Editorial Review / Publisher's Information:
Hidden behind velvet curtains above a stairway in a house in London's Piccadilly is an enormous and beautiful hand-coloured map - the first geological map of anywhere in the world. Its maker was a farmer's son named William Smith. Born in 1769 his life was beset by troubles. This title tells his story.
Simon Winchester has a very simple formula, of which The Map That Changed the World is a perfect example--namely that the history we have forgotten is infinitely more interesting than the history with which we are all familiar. After the success of The Surgeon of Crowthorne, which documented the life of WC Minor, the American surgeon and major contributor to the first Oxford English Dictionary, Winchester now turns his attention to William Smith, the 19th-century Briton who can justly lay claim to being the founding father of geology.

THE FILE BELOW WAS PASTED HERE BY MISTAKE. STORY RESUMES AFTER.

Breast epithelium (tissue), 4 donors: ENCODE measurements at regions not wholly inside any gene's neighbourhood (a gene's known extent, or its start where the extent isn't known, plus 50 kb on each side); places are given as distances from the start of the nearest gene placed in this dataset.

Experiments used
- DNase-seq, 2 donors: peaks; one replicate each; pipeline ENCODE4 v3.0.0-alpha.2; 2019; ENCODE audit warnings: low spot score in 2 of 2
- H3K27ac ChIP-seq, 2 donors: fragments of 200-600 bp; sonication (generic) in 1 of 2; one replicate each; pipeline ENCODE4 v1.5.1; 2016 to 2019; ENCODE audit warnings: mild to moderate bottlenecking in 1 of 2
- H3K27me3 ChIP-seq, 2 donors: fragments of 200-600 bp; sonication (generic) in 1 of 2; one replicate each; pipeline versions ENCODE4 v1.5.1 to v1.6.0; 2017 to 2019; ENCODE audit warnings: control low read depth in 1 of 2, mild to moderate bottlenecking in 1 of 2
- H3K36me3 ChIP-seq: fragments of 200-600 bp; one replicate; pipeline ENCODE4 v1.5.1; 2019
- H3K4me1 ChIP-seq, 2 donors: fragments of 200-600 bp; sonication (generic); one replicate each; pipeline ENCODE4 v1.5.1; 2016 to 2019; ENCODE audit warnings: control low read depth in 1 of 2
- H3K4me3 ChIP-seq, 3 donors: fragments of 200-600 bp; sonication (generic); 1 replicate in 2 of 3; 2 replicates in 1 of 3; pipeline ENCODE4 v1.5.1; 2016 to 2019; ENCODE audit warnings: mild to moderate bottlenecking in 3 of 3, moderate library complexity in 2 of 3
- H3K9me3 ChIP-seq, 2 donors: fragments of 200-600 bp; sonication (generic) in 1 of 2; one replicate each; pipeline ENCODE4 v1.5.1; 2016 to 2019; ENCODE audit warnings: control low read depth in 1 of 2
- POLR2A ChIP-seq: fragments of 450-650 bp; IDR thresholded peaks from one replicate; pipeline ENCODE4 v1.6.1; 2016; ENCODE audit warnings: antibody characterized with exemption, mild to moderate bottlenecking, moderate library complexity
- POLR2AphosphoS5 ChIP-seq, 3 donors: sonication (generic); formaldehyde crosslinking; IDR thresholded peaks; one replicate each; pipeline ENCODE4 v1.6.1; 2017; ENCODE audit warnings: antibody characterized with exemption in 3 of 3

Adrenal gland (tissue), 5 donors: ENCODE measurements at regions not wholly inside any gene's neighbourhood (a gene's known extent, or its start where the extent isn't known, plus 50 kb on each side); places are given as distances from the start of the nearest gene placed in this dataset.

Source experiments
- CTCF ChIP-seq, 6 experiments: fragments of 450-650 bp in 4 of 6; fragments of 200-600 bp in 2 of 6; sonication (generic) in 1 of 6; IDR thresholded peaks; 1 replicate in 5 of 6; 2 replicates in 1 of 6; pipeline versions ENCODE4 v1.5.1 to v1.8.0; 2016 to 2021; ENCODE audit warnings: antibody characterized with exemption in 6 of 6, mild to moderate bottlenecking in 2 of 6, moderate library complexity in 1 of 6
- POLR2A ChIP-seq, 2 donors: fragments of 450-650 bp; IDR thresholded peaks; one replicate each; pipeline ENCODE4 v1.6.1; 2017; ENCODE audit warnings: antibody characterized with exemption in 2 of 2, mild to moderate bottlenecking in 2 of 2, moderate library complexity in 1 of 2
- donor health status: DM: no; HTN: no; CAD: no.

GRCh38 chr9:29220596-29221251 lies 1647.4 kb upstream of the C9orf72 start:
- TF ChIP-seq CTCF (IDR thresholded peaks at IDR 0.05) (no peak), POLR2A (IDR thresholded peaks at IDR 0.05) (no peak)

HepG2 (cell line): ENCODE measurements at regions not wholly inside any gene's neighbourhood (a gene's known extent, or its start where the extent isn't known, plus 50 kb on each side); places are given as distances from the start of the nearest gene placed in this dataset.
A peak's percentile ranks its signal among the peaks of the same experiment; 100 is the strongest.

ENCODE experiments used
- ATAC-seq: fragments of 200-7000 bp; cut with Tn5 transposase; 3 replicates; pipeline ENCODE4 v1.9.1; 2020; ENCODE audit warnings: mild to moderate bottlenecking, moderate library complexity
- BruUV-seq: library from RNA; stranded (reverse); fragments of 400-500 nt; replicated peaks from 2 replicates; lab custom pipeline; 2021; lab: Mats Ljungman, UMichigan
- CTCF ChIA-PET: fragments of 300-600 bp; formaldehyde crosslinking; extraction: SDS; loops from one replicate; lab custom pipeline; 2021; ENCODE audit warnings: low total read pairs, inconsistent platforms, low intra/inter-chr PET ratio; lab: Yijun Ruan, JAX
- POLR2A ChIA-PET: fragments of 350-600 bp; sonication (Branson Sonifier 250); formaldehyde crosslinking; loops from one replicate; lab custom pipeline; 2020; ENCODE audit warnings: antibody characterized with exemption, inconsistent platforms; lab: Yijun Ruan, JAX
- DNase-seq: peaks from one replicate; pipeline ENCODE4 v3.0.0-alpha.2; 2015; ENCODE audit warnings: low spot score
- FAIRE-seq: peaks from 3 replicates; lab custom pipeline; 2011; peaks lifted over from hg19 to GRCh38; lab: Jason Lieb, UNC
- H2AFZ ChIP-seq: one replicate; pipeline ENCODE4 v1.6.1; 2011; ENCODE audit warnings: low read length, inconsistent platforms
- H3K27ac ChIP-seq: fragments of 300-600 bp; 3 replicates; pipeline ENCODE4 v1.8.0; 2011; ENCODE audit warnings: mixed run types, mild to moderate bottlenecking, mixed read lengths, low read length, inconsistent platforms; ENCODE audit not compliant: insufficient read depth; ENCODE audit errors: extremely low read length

The book has all the usual attributes of a pacy historical read: a self-educated, unrecognised scientist spends years roaming the British countryside, compiling a map of the geological layers beneath the surface, only to have his ideas ripped off and to wind up homeless and penniless in Yorkshire with a wife who is going bonkers. And it gets better: in a bizarre Dickensian twist, Smith finally gets his just accolades when he is recognised by a kindly liberal nobleman and is reintroduced to London society as the geologist par excellence. Of itself, the story would be more than enough recommendation but there is a subtext running though the book that is in many ways just as compelling--namely, how some parts of history get written in stone and others in dust. Most secondary-school students get to learn of Charles Darwin and The Voyage of the Beagle. Yet how many people could stick their hands up and say they had heard of Smith? But is evolution any more important a field as geology? Is history ultimately an exercise in who has the best PR? Winchester may not have the answer, but he'll certainly make you think.--John Crace